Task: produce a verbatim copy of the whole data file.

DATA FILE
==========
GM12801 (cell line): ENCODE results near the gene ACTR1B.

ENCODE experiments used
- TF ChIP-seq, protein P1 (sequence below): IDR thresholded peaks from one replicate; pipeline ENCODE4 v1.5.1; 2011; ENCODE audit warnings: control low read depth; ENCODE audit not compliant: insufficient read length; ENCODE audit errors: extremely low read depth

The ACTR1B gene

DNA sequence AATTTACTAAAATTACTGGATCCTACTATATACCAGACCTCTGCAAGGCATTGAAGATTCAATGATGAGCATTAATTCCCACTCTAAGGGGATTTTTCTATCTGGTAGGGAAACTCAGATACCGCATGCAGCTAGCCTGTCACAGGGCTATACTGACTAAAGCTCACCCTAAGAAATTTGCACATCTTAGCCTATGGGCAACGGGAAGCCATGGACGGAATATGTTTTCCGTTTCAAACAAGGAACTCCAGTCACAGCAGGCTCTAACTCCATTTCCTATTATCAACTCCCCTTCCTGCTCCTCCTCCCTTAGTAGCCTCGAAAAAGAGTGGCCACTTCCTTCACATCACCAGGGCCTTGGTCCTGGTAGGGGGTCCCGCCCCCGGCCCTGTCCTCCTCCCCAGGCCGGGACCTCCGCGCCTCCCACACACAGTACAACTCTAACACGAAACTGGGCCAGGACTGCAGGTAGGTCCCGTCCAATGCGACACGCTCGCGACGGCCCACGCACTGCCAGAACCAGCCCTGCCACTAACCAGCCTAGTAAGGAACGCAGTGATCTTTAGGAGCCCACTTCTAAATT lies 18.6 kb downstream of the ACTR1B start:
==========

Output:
GM12801 (cell line): ENCODE results near the gene ACTR1B.

ENCODE experiments used
- TF ChIP-seq, protein P1 (sequence below): IDR thresholded peaks from one replicate; pipeline ENCODE4 v1.5.1; 2011; ENCODE audit warnings: control low read depth; ENCODE audit not compliant: insufficient read length; ENCODE audit errors: extremely low read depth

The ACTR1B gene

DNA sequence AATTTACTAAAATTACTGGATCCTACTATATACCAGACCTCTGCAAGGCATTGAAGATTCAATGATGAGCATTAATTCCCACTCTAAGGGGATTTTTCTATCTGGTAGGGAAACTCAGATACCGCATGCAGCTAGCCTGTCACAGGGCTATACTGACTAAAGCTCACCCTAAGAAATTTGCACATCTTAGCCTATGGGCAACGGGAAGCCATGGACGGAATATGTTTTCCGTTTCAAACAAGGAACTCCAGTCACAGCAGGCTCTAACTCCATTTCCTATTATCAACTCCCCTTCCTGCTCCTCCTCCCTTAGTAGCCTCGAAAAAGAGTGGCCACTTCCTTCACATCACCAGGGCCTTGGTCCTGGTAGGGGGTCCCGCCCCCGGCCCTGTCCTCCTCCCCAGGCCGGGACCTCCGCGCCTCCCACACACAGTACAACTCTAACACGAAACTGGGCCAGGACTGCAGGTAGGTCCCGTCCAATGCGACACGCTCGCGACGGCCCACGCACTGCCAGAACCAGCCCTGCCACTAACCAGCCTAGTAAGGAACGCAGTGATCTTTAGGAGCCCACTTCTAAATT lies 18.6 kb downstream of the ACTR1B start: